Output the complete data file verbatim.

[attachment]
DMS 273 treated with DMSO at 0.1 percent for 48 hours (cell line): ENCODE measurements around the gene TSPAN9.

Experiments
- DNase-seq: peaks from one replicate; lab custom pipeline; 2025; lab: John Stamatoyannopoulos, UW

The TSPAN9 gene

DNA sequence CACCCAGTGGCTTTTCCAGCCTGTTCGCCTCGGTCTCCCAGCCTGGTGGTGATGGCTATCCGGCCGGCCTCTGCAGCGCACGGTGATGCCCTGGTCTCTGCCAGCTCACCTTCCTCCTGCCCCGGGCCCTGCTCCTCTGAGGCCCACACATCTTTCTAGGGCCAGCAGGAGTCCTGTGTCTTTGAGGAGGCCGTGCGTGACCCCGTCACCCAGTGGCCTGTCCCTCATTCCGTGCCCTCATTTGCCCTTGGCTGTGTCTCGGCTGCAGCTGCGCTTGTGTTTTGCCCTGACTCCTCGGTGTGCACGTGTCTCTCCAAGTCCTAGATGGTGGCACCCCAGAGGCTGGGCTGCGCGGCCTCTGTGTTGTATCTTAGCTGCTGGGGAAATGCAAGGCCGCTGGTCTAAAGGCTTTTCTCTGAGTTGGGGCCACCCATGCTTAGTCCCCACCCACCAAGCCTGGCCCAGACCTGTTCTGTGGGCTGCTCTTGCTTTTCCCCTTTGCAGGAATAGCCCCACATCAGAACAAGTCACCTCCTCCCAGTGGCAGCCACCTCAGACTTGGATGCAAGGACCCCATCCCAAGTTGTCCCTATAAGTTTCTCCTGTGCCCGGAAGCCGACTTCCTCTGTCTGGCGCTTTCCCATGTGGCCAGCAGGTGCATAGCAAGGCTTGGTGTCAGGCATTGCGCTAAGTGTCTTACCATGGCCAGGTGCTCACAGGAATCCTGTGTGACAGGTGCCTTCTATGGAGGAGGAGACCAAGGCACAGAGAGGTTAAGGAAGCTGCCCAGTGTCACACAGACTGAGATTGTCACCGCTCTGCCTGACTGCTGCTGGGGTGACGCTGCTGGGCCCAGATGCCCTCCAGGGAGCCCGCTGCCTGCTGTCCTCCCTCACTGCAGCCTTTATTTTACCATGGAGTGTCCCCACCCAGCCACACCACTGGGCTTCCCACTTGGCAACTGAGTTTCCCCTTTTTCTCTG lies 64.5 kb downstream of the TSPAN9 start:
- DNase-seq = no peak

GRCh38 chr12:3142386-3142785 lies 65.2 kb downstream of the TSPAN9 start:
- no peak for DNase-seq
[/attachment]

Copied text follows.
DMS 273 treated with DMSO at 0.1 percent for 48 hours (cell line): ENCODE measurements around the gene TSPAN9.

Experiments
- DNase-seq: peaks from one replicate; lab custom pipeline; 2025; lab: John Stamatoyannopoulos, UW

The TSPAN9 gene

DNA sequence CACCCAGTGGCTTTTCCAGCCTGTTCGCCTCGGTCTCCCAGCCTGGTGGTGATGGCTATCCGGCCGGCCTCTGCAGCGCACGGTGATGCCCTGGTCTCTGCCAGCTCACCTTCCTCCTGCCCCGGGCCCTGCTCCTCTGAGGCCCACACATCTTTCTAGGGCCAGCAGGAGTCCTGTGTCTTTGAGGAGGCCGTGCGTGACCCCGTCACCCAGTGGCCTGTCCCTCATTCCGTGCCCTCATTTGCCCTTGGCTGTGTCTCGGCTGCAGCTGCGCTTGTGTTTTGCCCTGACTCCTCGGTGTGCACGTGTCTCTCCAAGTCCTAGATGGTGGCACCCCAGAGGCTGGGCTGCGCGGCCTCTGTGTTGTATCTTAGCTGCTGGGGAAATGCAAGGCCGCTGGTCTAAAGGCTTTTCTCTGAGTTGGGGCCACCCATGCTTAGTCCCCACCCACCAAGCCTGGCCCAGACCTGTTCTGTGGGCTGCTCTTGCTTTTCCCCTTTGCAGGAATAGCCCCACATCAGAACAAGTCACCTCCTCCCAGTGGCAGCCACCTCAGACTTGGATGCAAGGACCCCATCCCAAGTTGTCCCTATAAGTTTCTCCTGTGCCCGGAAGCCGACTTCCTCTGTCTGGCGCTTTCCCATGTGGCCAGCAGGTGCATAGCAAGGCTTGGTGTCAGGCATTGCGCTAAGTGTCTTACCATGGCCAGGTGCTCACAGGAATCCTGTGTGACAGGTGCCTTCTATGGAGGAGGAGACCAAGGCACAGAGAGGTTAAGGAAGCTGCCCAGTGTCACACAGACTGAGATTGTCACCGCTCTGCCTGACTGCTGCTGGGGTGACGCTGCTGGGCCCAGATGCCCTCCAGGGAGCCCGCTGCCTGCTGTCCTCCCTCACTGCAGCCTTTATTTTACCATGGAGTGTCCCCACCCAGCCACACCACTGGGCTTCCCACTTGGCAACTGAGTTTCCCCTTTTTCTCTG lies 64.5 kb downstream of the TSPAN9 start:
- DNase-seq = no peak

GRCh38 chr12:3142386-3142785 lies 65.2 kb downstream of the TSPAN9 start:
- no peak for DNase-seq